Saturday, October 18, 2014

How CRT does health checks

Well I went for my CRT volunteer medical exam the other day and I was impressed. The tests are carried out by a hired in contractor, Working on Wellbeing Ltd. and I suppose are the sort of health MoT you might have to pay quite a bit for on the open market.

I suppose that these are the standard tests that all CRT manual staff undergo. Here's what they do.

Mine was at Adelaide dock in Southall. It wasn't hard to find the man when I arrived, the specially equipped test van was in the yard.

After the usual form filling and questions about the last time I saw a doctor and any serious known conditions etc. we set to work on the tests. First of course was to weigh and measure. No surprise to find I need to lose weight (either that or gain height)!

Next pulse and blood pressure which found me to be OK ish. Had I remembered to take my prescribed beta blocker that morning and not had a stressful journey in I would probably have been quite good.

Next a blood sample for cholesterol and blood sugars. This goes into a little hand held machine that prints out a result in seconds. My results were in the DESIRABLE category. Not often I get called desirable!

After that the computer calculated my cardiovascular risk which put me as moderate. Apparently if I were in a queue of 100 similarly aged men waiting for their heart attack I would be 85th, so that' s not so bad.

Then came the fun bits. First the lung function where you play blowing through what looks like the cardboard tube from a loo roll. A machine measures your lung capacity and what force you can exhale at. After crunching the numbers it tells me that I have the lungs of a man two years younger than me. Sorry mate, I thought they were mine.

Then into a booth for the hearing tests. Listening for beeps at a range of volumes and frequencies. A bit of a joke because someone just outside the van was operating some heavy machinery making all kinds of whirring noises. However, the results when I saw them were a close match to those I got when I had tests at our local audiometry clinic a few years ago. I have high frequency loss in one ear. If you want to whisper sweet nothings to me, then you'd better do it on my right hand side. Because of that, the computer automatically printed out a letter which I could take to my GP if I wanted. The letter showed the frequency graphs. No need for me 'cos I already had that looked at.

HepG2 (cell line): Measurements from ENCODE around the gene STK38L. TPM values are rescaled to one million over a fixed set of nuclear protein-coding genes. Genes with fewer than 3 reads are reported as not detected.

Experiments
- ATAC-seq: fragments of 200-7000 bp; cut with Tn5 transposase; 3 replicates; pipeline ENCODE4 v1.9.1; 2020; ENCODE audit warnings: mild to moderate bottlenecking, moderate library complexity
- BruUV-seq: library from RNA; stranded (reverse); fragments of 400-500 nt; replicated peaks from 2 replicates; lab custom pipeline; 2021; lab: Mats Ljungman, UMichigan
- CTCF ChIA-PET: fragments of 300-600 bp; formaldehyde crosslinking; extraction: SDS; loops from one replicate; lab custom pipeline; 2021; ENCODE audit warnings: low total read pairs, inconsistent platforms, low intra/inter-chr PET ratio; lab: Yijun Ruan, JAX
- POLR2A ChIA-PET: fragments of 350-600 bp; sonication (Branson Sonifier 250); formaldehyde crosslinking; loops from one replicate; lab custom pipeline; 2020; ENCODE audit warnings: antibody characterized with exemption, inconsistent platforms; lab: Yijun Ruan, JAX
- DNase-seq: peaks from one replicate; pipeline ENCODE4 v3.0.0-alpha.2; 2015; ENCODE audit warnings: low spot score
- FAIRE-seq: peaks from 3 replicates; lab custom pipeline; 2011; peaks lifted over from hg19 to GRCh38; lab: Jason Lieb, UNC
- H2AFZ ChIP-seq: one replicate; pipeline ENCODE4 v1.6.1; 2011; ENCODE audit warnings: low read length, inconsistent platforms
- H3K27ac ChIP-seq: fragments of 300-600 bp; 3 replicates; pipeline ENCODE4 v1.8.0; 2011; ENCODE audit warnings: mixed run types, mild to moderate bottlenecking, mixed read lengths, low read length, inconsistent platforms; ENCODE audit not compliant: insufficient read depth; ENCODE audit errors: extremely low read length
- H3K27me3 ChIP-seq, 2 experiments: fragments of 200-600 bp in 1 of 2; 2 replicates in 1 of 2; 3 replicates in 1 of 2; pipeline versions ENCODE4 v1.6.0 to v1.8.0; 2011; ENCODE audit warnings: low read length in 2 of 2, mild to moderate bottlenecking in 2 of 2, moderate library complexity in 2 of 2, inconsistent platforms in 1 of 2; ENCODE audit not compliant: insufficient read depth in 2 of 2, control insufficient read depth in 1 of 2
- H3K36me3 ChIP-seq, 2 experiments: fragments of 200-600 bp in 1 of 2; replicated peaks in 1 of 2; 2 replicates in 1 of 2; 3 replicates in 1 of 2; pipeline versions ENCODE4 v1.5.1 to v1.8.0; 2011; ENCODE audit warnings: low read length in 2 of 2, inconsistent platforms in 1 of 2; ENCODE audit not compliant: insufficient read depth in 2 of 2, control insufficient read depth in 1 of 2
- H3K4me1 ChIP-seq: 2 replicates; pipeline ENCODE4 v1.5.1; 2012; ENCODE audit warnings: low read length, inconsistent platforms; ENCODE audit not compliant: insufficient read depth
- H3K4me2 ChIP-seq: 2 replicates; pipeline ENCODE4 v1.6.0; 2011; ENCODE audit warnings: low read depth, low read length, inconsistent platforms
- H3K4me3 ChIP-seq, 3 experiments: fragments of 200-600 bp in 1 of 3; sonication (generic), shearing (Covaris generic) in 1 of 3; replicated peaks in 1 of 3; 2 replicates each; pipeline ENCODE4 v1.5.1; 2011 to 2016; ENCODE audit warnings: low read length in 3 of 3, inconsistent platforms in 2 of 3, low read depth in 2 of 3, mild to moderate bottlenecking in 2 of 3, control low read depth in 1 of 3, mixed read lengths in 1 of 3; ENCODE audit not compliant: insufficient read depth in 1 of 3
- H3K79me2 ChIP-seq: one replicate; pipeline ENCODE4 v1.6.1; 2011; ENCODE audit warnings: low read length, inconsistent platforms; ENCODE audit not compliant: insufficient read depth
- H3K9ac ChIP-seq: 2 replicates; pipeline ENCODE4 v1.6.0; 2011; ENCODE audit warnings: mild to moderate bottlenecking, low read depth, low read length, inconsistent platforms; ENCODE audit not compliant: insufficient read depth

Eye tests next. Not like you get at spec savers because here they are only interested in what you can see with your glasses on. I had to peer into a machine and read tiny writing. Far vision, near vision and the standard Ishihara colour blindness test. All acceptable for me. With my glasses off I'm as blind as a bat.

At the end you get a full printed report with all the detailed facts and figures and explanations of what they mean. Eleven pages in all. A copy is sent to CRT. The man said he could see no reason why they shouldn't take advantage of my body, if you see what I mean.

It took about an hour all told. Is this OTT for a volunteer? Maybe not. If they are using old codgers like me to climb about on boats and locks then I guess they ought to check us out. Anyway, personally I was more than happy to have the kind of checkup I might normally have to pay for. Another perk of being a volunteer.

Now I await the call for an actual bot moving duty, probably at first alongside regular CRT staff. I think they are going to use us to help with putting work boats in place for the upcoming winter stoppage work.


Tuesday, October 14, 2014

Another volunteer hurdle to jump

Congrats and many thanks to Chris who sent a link to my Cropredy rubbish post to CRT ands got a response saying they would do something about it.  Why didn’t I think of that instead of just complaining to you readers?

After my RYA helmsman training and the Health and Safety and life saving stuff, I thought I had jumped through all the hoops in becoming a CRT volunteer boat mover, but no, it goes on.  Tomorrow morning I have to attend Adelaide dock for a medical examination which is to last about an hour! Blimey, I wish I could get that long with my GP. What could be next I wonder?  A battery of psychometric tests? An outward bound course?  An audition?  Will they want to see my O level certificates? I’ll let you know.